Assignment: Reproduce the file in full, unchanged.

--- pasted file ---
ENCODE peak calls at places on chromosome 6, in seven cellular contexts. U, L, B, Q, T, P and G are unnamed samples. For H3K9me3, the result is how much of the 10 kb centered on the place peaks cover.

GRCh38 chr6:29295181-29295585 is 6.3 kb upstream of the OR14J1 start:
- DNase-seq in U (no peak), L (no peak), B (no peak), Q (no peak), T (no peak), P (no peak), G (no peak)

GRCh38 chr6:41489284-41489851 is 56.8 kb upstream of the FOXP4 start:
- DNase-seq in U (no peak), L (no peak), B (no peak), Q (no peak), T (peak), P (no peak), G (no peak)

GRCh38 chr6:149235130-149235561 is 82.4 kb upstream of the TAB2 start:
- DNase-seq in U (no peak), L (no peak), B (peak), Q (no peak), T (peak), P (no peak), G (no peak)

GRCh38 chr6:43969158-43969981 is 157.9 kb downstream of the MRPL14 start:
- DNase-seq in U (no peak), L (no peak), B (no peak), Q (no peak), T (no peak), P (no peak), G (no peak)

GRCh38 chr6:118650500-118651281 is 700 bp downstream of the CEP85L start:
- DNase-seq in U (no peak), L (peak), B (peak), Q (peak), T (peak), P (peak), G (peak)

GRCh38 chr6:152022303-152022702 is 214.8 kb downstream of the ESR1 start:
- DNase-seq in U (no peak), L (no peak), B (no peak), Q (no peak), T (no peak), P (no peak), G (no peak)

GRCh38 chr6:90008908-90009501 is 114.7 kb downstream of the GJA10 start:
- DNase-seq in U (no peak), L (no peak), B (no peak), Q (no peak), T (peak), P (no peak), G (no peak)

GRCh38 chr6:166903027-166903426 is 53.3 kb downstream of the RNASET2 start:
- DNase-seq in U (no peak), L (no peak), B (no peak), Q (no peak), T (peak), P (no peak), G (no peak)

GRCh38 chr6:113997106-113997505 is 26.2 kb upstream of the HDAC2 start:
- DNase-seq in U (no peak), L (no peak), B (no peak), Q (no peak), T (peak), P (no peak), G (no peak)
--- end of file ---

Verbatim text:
ENCODE peak calls at places on chromosome 6, in seven cellular contexts. U, L, B, Q, T, P and G are unnamed samples. For H3K9me3, the result is how much of the 10 kb centered on the place peaks cover.

GRCh38 chr6:29295181-29295585 is 6.3 kb upstream of the OR14J1 start:
- DNase-seq in U (no peak), L (no peak), B (no peak), Q (no peak), T (no peak), P (no peak), G (no peak)

GRCh38 chr6:41489284-41489851 is 56.8 kb upstream of the FOXP4 start:
- DNase-seq in U (no peak), L (no peak), B (no peak), Q (no peak), T (peak), P (no peak), G (no peak)

GRCh38 chr6:149235130-149235561 is 82.4 kb upstream of the TAB2 start:
- DNase-seq in U (no peak), L (no peak), B (peak), Q (no peak), T (peak), P (no peak), G (no peak)

GRCh38 chr6:43969158-43969981 is 157.9 kb downstream of the MRPL14 start:
- DNase-seq in U (no peak), L (no peak), B (no peak), Q (no peak), T (no peak), P (no peak), G (no peak)

GRCh38 chr6:118650500-118651281 is 700 bp downstream of the CEP85L start:
- DNase-seq in U (no peak), L (peak), B (peak), Q (peak), T (peak), P (peak), G (peak)

GRCh38 chr6:152022303-152022702 is 214.8 kb downstream of the ESR1 start:
- DNase-seq in U (no peak), L (no peak), B (no peak), Q (no peak), T (no peak), P (no peak), G (no peak)

GRCh38 chr6:90008908-90009501 is 114.7 kb downstream of the GJA10 start:
- DNase-seq in U (no peak), L (no peak), B (no peak), Q (no peak), T (peak), P (no peak), G (no peak)

GRCh38 chr6:166903027-166903426 is 53.3 kb downstream of the RNASET2 start:
- DNase-seq in U (no peak), L (no peak), B (no peak), Q (no peak), T (peak), P (no peak), G (no peak)

GRCh38 chr6:113997106-113997505 is 26.2 kb upstream of the HDAC2 start:
- DNase-seq in U (no peak), L (no peak), B (no peak), Q (no peak), T (peak), P (no peak), G (no peak)